The Olympics are in full swing and athletes in the prime of their physical prowess are everywhere we look. We are informed about their training regimens, what and how much they eat, to whom they attribute their success and if they will be back in four years. I am pretty athletic, (nothing even close to that level obviously) and while that information is interesting, it isn’t applicable to my life. However, the one thing that many of us can use is an understanding of the mental preparedness it takes to be a top performer. That information can be applied to becoming a champion in any activity.
With that in mind, this is the perfect time to discuss how the lessons from sport psychology can be applied for business success:
Motivation – You never hear an Olympian say they got there by accident. There is always an untold amount of training that goes on when there are no cameras, no one is looking and no one cares. The same is true of corporate success. You have to find the internal motivation that will continuously drive you forward, particularly when no one is watching.
Coaching – It is impossible to evaluate and perform at the same time. Having a great coach gives athletes the ability to perform and have someone else pick out and tweak the areas where they can make adjustments to get better. The same is true in business. You simply can’t see things from every angle or be an expert in everything. If you are un-coachable you are shunning success.
Positive Rivalries – Usain Bolt (Gold – Men’s 100m) and Yohan Blake (Silver – Men’s 100m) are training partners. No one is going to push you like your nearest competitor. Don’t shun them. Watch, listen, learn and use the rivalry to keep you on the top of your game.
Team Alignment – There is nothing more amazing than great team cohesion. When all the members are on the same page, know their roles and execute them flawlessly. May-Walsh, the beach volleyball team looking to be three-peat gold medalists enlisted a sport psychologist. If a team that has been together for more than a decade and won as many titles as they have can benefit from communication and conflict resolution, I am betting you can too.
Resilience – Injuries, setbacks and mistakes happen. Four years ago in Beijing Sanya Richards-Ross came out too fast in the Women’s 400 and faded to bronze in the stretch. In London she proved she learned from that mistake. Her race was a study in patience. She didn’t allow her completion to influence her pace and came away with the gold. Similarly, business success requires knowing how to learn from and move past mistakes.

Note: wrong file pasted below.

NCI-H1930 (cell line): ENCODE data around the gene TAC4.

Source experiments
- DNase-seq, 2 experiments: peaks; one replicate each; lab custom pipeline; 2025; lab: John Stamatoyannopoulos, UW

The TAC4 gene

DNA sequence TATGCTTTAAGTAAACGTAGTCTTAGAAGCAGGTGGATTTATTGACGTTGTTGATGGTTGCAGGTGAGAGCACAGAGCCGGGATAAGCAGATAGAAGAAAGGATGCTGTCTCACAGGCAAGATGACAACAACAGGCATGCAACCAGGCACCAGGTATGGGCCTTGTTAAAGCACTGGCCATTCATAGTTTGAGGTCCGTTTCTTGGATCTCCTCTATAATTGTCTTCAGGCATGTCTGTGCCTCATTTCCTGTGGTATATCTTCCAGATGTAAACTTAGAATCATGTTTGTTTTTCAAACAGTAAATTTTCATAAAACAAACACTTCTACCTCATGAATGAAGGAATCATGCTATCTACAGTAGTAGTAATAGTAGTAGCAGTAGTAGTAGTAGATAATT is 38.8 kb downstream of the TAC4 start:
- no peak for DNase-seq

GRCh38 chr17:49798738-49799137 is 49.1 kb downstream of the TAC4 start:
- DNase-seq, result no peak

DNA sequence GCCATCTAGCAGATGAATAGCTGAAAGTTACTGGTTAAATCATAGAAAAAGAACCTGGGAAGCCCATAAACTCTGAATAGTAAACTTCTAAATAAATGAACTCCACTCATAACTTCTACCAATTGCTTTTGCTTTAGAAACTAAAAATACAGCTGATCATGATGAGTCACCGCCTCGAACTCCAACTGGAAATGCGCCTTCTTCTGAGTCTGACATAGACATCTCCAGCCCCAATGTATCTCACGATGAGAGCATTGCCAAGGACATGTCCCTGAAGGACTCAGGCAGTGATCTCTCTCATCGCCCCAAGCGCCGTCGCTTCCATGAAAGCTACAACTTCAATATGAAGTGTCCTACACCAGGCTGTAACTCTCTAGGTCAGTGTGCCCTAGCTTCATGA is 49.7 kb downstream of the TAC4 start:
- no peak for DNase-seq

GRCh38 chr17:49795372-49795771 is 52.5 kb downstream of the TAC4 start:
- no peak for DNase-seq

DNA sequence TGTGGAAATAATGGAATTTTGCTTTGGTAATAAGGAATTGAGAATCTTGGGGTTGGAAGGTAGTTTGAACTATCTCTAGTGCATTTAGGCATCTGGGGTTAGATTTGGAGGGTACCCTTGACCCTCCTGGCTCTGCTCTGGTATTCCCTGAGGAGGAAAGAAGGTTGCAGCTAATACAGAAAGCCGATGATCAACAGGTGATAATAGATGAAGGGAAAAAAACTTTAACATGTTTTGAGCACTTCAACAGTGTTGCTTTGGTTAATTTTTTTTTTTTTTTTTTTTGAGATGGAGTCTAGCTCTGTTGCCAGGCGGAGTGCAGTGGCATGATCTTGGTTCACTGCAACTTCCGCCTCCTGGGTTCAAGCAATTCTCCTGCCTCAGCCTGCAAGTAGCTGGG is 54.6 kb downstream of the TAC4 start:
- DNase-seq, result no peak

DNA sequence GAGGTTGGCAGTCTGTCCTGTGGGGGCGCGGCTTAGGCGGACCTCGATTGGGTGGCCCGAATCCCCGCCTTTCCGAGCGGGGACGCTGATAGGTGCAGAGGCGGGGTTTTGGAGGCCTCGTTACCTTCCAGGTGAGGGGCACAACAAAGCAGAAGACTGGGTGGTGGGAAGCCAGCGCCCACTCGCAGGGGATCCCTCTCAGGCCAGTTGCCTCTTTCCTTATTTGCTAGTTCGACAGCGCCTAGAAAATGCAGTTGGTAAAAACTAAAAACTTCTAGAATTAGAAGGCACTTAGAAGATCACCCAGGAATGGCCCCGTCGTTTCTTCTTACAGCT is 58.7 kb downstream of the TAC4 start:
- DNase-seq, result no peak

I trust that you are enjoying the amazing displays we get to see during the Olympics. Keep in mind, every one of those athletes is an individual just like you. They have taken a talent, honed it to perfection and performed when called upon to do so. You have the ability to do the same thing in your field of expertise. The choice is yours.
Dr. Robyn Odegaard’s doctorate is in psychology with a concentration in performance and sport. She is the CEO of the speaking/consulting company Champion Performance Development, the founder of the Stop The Drama! Campaign and author of the book ‘Stop The Drama! The Ultimate Guide to Female Teams’. She specializes in combining executive coaching with sport psychology to show individuals and teams how to achieve the most from their potential. You can invite her to give one of her funny, influential and insightful presentations and inquire about her consulting services at www.ChampPerformance.com and order her book from www.StopTheDramaNow.com
Tags :business psychology, Champion Performance Development, Doc Robyn, executive coaching, Kerry Walsh, May-Walsh, Misty May, Olympians, Olympics, Robyn Odegaard, Sanya Richards-Ross, sport psychology, Usain Bolt, Yohan Blake